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Treaty process mires B.C. First Nations in $420M debt | Warrior Publications

Ottawa needs to consider a flexible exit strategy for British Columbia First Nations frustrated and debt-challenged by slow-moving treaty negotiations, says a special report prepared for federal Aboriginal Affairs Minister John Duncan.

The 47-page report by former Campbell River, B.C., mayor James Lornie, appointed Duncan’s special B.C. treaty representative last year, states First Nations treaty negotiations debt now tops $420 million, which is insurmountable and an unsustainable barrier to reaching treaties.

The report doesn’t suggest dumping the treaty process after more than 20 years of negotiations, but states First Nations need the option to leave the table without feeling intense pressure to pay off debts and with nothing to show after years of talks.

First Nations should also be allowed to return to negotiations at a later date, it adds.

“I consider that the single most important response that the federal government can make is to re-commit to treaty-making as a federal priority, and to commit to that priority at every level of the federal system,” stated Lornie in the report.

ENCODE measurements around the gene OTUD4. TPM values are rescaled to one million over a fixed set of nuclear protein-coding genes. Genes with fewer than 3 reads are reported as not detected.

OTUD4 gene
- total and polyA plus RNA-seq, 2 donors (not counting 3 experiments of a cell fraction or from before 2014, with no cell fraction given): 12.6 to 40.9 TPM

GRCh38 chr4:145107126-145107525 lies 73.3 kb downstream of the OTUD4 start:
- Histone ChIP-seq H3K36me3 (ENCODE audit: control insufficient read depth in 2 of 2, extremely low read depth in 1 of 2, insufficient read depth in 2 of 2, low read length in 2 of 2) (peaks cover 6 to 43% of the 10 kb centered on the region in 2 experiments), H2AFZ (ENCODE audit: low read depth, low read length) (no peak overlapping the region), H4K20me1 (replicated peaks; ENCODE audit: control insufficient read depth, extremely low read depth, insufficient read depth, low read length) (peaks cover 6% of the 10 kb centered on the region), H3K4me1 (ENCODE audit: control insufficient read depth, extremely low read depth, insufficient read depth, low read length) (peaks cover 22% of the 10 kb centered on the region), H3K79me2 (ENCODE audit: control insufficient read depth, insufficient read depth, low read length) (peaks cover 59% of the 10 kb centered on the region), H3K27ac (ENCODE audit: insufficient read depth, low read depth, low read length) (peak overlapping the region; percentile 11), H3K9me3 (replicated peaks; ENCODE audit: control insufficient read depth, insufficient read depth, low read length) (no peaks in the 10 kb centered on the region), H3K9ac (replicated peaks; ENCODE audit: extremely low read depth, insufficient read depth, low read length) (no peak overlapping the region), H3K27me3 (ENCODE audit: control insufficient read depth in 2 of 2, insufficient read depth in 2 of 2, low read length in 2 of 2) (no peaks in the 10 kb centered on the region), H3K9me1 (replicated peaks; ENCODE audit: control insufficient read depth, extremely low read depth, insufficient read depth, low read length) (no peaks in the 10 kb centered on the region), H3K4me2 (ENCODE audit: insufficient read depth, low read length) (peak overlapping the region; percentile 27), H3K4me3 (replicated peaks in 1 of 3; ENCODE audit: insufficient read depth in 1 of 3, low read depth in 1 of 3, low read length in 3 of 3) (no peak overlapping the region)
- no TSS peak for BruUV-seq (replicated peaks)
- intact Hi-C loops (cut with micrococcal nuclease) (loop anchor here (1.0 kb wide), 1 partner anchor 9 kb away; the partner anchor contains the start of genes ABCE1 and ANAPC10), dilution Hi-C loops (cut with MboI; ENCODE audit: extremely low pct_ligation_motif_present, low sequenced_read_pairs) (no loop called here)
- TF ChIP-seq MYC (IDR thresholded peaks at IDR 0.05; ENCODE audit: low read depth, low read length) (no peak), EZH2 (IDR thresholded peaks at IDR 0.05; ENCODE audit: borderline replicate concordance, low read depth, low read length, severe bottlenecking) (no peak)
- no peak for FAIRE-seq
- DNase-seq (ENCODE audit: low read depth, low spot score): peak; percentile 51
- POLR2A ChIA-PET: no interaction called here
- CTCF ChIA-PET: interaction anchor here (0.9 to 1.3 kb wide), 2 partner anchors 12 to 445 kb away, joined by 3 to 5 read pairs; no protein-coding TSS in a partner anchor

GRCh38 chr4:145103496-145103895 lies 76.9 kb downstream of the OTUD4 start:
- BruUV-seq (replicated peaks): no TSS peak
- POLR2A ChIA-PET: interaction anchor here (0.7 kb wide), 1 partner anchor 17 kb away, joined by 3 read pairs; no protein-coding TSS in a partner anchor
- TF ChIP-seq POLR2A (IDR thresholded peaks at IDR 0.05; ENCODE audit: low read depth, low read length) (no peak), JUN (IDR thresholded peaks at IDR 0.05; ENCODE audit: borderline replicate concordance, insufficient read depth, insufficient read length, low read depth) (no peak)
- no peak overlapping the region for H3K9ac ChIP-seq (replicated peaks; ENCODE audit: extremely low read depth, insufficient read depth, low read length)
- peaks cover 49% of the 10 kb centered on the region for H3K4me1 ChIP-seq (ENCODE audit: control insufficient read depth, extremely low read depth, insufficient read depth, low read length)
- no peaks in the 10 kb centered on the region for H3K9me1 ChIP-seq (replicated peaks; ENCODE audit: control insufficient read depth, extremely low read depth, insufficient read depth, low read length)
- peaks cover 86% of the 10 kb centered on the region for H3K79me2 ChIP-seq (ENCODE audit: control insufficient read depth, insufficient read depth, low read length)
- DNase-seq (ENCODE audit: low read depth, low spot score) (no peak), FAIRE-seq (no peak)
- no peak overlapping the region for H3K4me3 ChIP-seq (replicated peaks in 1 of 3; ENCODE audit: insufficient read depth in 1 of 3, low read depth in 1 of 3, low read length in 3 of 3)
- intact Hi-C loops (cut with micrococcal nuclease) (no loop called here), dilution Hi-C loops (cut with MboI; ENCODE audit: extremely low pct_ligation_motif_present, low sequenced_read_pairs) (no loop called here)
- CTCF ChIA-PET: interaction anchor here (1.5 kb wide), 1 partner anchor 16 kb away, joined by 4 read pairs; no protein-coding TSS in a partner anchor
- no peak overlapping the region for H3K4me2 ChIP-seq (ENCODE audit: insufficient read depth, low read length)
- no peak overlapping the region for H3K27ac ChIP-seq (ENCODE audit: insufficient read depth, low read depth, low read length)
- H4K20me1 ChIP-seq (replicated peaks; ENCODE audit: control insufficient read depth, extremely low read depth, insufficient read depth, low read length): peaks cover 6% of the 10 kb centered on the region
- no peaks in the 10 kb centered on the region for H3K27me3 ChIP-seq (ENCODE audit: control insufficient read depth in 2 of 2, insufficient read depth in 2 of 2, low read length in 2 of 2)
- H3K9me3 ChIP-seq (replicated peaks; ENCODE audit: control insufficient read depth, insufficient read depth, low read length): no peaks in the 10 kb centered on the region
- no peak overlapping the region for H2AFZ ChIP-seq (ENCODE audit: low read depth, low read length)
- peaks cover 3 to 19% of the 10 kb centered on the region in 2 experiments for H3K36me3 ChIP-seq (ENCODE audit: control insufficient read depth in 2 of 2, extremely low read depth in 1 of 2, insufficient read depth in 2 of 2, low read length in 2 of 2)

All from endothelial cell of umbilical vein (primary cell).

Lornie submitted the document to Duncan last November, but it was only made public last week.

Duncan could not be immediately reached for comment, but his office issued a statement, noting the minister, department and treaty-process partners are reviewing the report.

“Canada will continue to explore concrete, specific ways to address many of the issues and recommendations raised in the report through existing initiatives,” said a statement from Duncan’s director of communications Jason MacDonald.

FULL ARTICLE: Treaty process mires B.C. First Nations in $420M debt | Warrior Publications.

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